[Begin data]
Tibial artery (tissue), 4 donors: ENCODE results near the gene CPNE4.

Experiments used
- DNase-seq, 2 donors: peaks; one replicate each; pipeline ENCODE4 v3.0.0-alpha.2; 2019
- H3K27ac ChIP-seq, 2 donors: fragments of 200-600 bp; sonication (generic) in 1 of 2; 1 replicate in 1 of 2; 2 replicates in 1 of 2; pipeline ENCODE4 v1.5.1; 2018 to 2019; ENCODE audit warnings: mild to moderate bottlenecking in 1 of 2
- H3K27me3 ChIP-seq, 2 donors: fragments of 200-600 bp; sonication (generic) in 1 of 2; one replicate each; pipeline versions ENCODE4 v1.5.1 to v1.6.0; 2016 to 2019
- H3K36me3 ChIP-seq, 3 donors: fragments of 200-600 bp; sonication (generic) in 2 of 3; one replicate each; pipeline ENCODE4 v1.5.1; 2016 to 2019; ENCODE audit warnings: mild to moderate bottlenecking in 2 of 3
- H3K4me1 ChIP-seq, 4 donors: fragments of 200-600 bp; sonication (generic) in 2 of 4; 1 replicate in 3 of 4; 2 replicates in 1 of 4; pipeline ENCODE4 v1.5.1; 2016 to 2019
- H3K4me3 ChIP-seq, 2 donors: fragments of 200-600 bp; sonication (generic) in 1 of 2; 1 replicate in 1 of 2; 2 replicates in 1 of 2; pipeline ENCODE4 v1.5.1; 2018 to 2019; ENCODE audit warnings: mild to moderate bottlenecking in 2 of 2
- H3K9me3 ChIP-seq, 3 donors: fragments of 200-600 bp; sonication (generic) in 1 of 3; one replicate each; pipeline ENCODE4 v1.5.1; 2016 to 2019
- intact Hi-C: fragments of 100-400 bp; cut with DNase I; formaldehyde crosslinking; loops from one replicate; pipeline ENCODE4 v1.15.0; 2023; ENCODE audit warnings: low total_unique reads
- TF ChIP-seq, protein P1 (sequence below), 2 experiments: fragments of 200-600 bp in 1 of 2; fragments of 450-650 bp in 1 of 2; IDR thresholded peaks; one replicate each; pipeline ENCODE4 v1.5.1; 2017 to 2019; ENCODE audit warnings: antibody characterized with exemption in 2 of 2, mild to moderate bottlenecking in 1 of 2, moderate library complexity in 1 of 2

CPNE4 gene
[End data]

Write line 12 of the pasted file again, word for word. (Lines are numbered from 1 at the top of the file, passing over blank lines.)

CPNE4 gene